Why Should I Go With Progressive Springs On My Mustang?

A lowered, bright blue, S550 Mustang Steve Gelles' Lowered Mustang with Velgen Wheels

Progressive springs are the right choice for the majority of the Mustang owners that are reading this. Progressive-rate springs are the lowering springs that one would get if their Mustang is generally a street car that occasionally makes an outing to the track or dragstrip on the weekends. Progressive springs offer the best of both worlds when it comes to that lowered look, better handling and a smooth, stock-like ride quality.

For those of you out there with 2015+ Mustangs trying to figure out which springs are best for your build, check out the CJ Pony Parts springs on our 2015 GT driven by Rick in our Purchasing Department. The CJPP Springs use a progressive front spring rate and linear rear spring rate to maintain ride comfort but drastically increase overall handling response and performance.

If you’re still on the border, you’ll find a couple reasons why progressive rate springs may be a better choice for you below.

  • Better Ride Quality: In comparison to linear lowering springs, progressive lowering springs will offer a smoother, more enjoyable ride.
  • Your Mustang Is a Daily Driver: If your Mustang is a daily driver and you’re constantly in the driver’s seat, you’re probably not going to want a rough ride.
  • Ride Quality > Handling: If you’re willing to sacrifice a little bit of handling

Mustang Linear vs Progressive Springs

Linear and progressive lowering springs have a different style of compression that leads to substantial differences in handling. This means that depending on your build, one may be a better fit for you than the other. Are you a racer looking to get the absolute best handling when it comes to their Mustang? Linear is your answer. How about a daily driver and occasional weekend cruiser? Progressive is your go-to.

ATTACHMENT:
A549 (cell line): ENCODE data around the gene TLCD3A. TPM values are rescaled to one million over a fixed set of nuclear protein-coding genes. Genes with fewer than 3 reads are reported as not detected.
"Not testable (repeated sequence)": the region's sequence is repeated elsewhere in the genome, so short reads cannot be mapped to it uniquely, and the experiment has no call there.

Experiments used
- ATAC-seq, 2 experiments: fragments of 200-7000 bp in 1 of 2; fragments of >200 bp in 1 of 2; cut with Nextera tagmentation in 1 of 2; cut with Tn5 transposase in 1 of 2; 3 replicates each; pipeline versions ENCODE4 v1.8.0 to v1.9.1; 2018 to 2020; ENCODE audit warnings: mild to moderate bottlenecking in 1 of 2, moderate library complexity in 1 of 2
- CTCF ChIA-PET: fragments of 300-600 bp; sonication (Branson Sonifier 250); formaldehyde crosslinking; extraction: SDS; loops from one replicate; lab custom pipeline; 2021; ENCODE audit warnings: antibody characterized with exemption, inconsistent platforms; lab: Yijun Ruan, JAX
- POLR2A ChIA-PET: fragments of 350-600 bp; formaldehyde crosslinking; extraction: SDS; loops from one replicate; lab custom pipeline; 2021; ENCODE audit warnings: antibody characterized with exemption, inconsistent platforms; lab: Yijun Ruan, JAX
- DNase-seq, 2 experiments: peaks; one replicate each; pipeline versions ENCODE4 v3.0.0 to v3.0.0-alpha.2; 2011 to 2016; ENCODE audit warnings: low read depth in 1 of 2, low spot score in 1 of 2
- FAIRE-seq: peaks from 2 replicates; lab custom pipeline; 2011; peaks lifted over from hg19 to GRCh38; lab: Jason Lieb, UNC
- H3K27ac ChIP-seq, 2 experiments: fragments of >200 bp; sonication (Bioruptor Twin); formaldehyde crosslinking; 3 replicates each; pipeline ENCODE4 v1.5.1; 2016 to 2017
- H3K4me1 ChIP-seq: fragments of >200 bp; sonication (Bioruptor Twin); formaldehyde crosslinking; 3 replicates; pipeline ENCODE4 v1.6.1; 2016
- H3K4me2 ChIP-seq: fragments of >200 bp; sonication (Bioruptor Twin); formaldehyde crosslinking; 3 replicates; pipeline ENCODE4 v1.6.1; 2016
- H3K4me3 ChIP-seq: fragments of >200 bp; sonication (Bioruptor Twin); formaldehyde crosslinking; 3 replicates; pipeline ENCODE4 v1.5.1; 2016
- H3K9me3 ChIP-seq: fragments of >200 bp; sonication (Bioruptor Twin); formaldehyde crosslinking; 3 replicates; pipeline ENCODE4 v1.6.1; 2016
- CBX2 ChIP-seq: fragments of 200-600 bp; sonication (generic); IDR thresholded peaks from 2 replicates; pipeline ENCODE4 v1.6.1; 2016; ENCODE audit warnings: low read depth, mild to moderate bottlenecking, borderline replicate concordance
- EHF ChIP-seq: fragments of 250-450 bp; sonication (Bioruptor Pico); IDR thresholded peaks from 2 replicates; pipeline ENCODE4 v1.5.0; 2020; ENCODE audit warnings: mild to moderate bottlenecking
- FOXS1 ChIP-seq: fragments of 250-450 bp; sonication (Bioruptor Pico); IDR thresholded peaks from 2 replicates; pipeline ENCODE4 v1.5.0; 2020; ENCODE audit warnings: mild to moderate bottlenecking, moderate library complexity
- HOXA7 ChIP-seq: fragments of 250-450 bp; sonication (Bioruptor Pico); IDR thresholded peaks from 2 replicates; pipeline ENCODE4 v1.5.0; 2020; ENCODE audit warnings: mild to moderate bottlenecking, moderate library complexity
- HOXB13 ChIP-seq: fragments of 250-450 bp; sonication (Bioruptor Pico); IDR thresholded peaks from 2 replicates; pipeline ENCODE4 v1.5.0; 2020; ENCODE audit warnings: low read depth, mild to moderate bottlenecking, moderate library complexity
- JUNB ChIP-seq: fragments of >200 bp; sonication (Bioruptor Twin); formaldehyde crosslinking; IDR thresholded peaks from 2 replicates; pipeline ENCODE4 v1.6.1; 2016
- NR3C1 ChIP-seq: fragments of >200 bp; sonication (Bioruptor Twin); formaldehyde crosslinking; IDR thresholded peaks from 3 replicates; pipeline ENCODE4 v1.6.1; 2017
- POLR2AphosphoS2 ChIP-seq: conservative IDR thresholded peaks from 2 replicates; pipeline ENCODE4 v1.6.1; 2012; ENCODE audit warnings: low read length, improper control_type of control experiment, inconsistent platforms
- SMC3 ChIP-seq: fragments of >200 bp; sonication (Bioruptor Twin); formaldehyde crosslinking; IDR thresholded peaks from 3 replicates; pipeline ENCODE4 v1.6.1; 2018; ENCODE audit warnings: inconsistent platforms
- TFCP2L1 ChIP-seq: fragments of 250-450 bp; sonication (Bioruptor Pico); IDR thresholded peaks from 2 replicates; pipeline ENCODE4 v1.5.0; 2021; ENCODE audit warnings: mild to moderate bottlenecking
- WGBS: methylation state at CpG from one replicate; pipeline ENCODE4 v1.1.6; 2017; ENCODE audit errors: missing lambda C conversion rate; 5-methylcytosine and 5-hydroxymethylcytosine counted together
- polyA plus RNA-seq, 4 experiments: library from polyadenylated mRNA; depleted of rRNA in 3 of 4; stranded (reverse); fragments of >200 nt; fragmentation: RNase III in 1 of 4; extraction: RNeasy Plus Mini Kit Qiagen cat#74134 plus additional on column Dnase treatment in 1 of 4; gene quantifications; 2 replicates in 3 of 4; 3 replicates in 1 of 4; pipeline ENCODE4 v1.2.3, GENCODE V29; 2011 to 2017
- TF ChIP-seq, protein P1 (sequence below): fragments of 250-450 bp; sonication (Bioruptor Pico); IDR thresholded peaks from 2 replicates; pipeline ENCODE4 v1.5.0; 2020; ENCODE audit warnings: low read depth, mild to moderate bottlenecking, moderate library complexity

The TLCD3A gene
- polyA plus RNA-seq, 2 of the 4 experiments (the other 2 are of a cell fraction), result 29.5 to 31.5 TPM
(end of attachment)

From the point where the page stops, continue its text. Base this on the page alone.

Related Resources

Lowering Your MustangLowering Your Mustang

That’s a loaded question! It boils down to what you want to spend and what you plan on using your Mustang for. If your Mustang is strictly a street car that you use to roll into car shows with the occasional track day, lowering springs with the proper supporting mods will typically do the job. If you want more adjustability, then a coilover kit would be the right choice for you. Want even more adjustability, all with the push of a button? Then air ride suspension is your go-to. Regardless of what you’re looking for, CJ’s has the suspension options you need to get your Mustang handling like it should, so be sure to check out our site today!

Backspacing/Offset ExplainedBackspacing/Offset Explained

Understanding the concept of wheel offset and backspacing can be confusing for someone who may be just starting to look for an aftermarket set of wheels and tires. Each Mustang generation has a particular set of offset and backspacing numbers that work best with the fitment around that car’s suspension wheel-well.

Installing Lowering SpringsInstalling Lowering Springs

We really dig the look of these CJ Pony Parts springs on our 2015 GT. The lowered look screams, “modern,” while the raked look screams “old school muscle car.” Best of all, with the Maximum Motorsport Caster Camber Plates installed, we’ll be able to get our alignment dialed in perfectly. Installation is a little more involved than those Mustang owners who may be used to doing lowering spring swaps on solid rear axle cars, but definitely do-able for the do-it-yourselfer.

S550 Mustang Wheel Hop FixesS550 Mustang Wheel Hop Fixes

Some say the independent rear suspension on the S550 Mustang was much overdue in comparison to many other muscle cars on the market. Well, whether you like it or not, it’s here and here to stay on the 2015+ Mustangs. Corner carvers love IRS but when it comes to straight line acceleration, drag racers may experience some wheel hop. Take a couple pointers from CJ’s and Steeda on some great parts to help stop the wheel hop on your 2015-2017 Mustang!